Next, the Court considered whether the circuit court correctly found that it lacked subject matter jurisdiction of the appeal. Noting both the language of the statute and the purpose for which it was passed, the Court ruled that “section 20-17-106 confers exclusive jurisdiction upon [the Court of Appeals] to adjudicate the appeal of an order ‘dismissing or refusing to dismiss a legal action pursuant to a petition filed under the TPPA.’” (internal citation omitted). The Court noted that allowing an appeal to circuit court would “require the parties to proceed through another layer of litigation in the circuit court before the case could ultimately be resolved at the appellate level,” which was “the precise scenario the TPPA seeks to avoid.”

Having established that jurisdiction was proper, the Court turned to the merits of the dismissal. In this case, “plaintiffs failed to respond to the substance of Defendant’s arguments under the TPPA in both the general sessions court and in their briefs to [the Court of Appeals].” Once a petitioning party has met its burden, the TPPA requires the non-petitioning party to “establish a prima facie case for each essential element of the claim in the legal action.” Because plaintiffs failed to do so here, the TPPA dismissal was affirmed.

Finally, the Court addressed defendant’s request for attorney’s fees, costs, and sanctions. Pursuant to the statute, defendant was entitled to costs and attorney’s fees, as well as “any additional relief, including sanctions, that the court determines necessary to deter repetition of the conduct by the party who brought the legal action or by others similarly situated.” Defendant asserted that this should include attorney’s fees and costs incurred due to the appeal, and the Court agreed. The Court stated that, “as a matter of first impression, …the TPPA allows for an award of reasonable attorney’s fees incurred on appeal, provided that the court dismisses a legal action pursuant to a petition filed under this chapter and that such fees are properly requested in an appellate proceeding.” The Court accordingly remanded the case to sessions court “for a determination of the proper amount of reasonable fees incurred by Defendant…,” and for resolution of defendant’s request for sanctions, on which the court expressed “no opinion regarding the outcome.”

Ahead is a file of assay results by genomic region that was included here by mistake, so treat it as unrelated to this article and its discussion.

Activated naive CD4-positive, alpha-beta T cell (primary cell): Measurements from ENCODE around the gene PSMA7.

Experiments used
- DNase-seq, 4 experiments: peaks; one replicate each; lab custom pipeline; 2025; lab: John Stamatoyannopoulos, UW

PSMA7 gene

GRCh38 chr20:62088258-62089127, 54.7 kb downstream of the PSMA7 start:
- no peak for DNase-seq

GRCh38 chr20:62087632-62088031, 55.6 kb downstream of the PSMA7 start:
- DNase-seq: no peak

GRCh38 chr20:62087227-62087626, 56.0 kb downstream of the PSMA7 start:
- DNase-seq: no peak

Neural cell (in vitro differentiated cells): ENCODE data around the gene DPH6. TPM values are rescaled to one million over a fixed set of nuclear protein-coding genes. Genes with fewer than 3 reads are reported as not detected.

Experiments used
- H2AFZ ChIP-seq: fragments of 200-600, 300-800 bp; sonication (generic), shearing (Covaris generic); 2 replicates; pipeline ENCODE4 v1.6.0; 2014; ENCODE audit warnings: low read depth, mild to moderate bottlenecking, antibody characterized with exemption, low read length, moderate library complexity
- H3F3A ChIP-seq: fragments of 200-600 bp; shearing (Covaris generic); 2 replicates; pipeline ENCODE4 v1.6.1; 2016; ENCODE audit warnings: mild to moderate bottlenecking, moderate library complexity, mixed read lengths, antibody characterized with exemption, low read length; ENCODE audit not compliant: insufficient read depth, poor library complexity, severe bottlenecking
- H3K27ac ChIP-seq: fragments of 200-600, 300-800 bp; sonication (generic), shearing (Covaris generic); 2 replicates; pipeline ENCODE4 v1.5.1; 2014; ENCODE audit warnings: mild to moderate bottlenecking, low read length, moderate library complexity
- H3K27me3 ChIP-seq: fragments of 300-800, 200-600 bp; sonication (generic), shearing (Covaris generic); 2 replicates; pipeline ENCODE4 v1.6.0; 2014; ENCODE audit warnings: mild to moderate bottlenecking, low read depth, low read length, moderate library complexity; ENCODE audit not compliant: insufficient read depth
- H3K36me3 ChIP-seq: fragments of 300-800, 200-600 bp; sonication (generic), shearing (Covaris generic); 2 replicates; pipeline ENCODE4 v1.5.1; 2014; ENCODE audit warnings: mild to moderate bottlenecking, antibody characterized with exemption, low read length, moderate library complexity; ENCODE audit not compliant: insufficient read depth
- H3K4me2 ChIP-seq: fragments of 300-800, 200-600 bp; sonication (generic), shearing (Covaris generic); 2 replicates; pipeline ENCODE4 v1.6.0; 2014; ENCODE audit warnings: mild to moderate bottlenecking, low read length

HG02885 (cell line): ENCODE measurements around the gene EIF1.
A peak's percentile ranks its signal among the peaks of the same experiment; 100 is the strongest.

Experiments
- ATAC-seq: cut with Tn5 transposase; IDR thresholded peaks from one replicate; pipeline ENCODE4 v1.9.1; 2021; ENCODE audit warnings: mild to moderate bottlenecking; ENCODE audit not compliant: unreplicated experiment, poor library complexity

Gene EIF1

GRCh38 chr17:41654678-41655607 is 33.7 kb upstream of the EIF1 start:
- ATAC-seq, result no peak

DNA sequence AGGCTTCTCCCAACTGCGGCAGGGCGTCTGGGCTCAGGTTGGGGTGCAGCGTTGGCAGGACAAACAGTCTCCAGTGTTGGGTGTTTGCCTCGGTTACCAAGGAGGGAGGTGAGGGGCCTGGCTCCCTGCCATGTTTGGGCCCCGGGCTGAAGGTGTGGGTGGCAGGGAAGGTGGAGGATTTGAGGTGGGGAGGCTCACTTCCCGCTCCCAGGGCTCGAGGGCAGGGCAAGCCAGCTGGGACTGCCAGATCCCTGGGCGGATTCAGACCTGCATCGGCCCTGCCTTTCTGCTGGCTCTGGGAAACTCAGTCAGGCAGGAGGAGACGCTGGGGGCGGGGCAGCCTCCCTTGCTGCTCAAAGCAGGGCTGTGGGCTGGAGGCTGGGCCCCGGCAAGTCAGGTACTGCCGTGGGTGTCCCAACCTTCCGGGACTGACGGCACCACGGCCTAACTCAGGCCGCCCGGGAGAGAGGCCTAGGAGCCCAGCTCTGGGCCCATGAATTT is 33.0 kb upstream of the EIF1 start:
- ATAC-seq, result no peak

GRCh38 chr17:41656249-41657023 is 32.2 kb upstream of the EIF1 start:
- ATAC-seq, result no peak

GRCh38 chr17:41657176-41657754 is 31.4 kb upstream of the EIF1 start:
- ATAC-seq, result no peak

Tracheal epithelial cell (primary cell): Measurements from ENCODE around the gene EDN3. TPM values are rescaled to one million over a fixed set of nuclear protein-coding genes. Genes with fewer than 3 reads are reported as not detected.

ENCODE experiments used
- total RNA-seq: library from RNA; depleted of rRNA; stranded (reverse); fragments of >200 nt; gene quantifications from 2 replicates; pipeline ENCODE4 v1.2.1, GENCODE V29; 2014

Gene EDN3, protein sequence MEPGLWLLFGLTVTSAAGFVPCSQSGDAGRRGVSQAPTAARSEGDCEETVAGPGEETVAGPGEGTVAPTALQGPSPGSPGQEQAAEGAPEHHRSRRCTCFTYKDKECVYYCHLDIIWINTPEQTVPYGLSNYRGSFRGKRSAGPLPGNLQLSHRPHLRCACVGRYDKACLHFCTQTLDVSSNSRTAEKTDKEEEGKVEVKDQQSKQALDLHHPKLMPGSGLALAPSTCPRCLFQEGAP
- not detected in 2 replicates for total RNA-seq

This is the first case analyzing Tennessee’s anti-SLAPP statute, and while it clarified some jurisdictional issues, the plaintiffs’ decision not to address the merits of the case resulted in the opinion being light on commentary regarding how a plaintiff might establish a prima facie case when facing a TPPA dismissal petition. Look for more opinions addressing this statute and further development of this body of law.

NOTE: This opinion was released 4.5 months after this case was assigned on briefs.